That was my proudest moment as a journalist, as a human – and if I’d listened to you, it wouldn’t have happened.
If I’d listened to you, I would not have experienced the absolute joy of building MLK50 with and learning from photojournalist Andrea Morales, MLK50’s visuals editor.
I would never have gotten to collaborate with reporter and fellow policy nerd Jacob Steimer. Charting the organization’s future with executive editor Adrienne Johnson Martin and digital editor Stephanie Wilson, and watching Andrea Hart work her fundraising magic – I would have robbed myself of some of the richest professional experiences in my life.
But Jim, I didn’t just think of you when I was proving you wrong. I thought of you when things weren’t going well.
Your words flooded my brain on June 25, 2019, when the founder of a massive venture philanthropy effort to save local journalism told me that MLK50 was “too risky” to support.
(I remember the exact day because while I was listening to him, my dad was having a heart attack – which I would have known except I kept declining my sister’s calls. My dad is fine, by the way. And this organization did end up supporting us.)
Every time a grant application was rejected, when I couldn’t seem to make a dent in my to-do list, when stories didn’t quite come together like we’d envisioned, I thought: Maybe Jim was right.
I mean, you were the Harvard professor, you invested in successful startups, you picked winners – and you said it wouldn’t work.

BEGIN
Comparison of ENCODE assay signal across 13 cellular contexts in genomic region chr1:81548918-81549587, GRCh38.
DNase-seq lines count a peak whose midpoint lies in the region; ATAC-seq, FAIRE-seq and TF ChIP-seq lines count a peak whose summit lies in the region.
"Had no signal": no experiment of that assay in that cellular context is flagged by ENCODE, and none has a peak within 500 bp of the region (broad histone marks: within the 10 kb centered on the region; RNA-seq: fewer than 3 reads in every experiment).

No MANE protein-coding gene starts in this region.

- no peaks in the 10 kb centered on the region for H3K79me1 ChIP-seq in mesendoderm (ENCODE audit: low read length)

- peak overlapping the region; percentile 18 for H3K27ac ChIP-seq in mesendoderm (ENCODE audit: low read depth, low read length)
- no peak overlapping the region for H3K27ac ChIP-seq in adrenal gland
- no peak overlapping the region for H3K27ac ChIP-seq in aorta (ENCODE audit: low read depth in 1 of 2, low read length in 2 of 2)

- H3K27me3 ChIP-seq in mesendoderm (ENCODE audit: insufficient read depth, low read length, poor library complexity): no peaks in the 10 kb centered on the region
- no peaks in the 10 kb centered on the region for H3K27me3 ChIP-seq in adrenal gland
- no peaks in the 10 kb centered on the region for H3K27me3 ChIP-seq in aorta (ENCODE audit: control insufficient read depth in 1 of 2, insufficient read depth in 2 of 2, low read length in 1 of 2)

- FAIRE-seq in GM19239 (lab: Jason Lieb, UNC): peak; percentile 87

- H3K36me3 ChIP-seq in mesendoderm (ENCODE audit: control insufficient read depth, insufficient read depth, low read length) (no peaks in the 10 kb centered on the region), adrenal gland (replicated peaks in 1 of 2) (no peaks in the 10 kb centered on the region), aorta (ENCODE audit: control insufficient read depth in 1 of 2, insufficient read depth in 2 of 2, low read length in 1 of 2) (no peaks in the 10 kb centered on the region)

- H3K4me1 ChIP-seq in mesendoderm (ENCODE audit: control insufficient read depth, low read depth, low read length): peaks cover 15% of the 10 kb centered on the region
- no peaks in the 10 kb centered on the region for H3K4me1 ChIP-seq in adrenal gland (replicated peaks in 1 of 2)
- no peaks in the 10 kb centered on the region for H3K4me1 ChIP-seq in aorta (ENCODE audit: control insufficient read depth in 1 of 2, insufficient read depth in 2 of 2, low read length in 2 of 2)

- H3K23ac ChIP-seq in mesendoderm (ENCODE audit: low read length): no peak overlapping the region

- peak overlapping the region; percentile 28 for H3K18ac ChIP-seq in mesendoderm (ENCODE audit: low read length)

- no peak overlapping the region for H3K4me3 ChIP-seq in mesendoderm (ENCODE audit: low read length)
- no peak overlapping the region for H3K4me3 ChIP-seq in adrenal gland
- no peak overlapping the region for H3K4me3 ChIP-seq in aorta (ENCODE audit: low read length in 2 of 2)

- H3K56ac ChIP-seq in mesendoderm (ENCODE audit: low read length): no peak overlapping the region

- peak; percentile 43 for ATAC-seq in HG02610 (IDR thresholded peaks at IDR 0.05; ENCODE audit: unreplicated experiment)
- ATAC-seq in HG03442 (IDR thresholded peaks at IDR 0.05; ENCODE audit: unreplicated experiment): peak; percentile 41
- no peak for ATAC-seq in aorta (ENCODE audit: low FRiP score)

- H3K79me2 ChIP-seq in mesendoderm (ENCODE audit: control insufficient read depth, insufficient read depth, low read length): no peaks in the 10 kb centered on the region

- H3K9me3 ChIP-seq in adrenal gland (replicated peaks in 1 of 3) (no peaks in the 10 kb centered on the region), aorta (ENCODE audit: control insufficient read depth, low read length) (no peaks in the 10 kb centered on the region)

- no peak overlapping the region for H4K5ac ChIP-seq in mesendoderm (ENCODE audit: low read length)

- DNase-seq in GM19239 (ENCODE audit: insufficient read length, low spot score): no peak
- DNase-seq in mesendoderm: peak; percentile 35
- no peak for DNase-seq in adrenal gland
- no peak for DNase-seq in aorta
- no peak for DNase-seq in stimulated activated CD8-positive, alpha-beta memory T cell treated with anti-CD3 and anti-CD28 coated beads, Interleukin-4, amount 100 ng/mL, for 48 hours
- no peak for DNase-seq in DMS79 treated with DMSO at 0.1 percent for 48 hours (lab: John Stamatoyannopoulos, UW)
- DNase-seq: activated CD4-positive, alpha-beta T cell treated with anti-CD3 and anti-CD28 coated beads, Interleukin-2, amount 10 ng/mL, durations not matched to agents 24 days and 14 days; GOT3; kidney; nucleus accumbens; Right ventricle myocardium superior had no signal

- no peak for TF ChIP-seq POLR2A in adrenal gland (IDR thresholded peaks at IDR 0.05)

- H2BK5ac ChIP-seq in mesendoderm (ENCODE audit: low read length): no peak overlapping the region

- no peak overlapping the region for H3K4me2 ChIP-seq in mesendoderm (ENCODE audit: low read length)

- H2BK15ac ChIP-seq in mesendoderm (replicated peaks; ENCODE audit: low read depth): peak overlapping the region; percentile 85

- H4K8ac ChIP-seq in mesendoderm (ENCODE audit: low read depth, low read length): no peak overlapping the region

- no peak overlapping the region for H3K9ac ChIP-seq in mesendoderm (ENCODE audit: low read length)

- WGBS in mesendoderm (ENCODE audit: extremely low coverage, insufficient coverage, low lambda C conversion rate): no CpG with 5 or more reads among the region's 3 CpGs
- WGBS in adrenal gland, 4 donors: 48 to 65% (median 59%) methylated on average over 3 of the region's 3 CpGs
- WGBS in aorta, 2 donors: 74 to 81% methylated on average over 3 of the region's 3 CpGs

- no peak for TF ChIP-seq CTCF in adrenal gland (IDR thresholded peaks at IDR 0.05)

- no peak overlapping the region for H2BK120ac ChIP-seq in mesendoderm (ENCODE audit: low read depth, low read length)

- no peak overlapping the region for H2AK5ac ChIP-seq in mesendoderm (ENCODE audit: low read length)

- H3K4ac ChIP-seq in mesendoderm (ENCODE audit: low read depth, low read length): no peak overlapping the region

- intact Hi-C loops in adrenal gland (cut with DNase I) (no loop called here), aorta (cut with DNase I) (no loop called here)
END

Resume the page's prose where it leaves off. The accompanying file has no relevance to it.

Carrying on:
And I was just … Well, me. A decent journalist, but I’d never worked on either coast or at a fancy paper. I’d never started a business (although I did start a very successful if short-lived race relations initiative).
I never dreamed of sitting in an Ivy League classroom, much less Harvard (and certainly not on the prestigious Nieman fellowship, although I did get an amazing journalism education at Butler University.)
You’re an older white man, so I don’t expect you to get this, but it is hard to be a Black woman with ambition, to shrug off the heaviness of doubt, to steady yourself after someone who has been deemed an expert says your idea won’t work.
My imposter syndrome seized your words and giddily called my chronic depression and struggling self-esteem. Together, they made a “Not Viable” mixtape. Every time I had a particularly bad day at work, they put it on repeat. Cranked it up. The noise – and to be sure, it was noise – was deafening.
So I made something to interrupt the noise.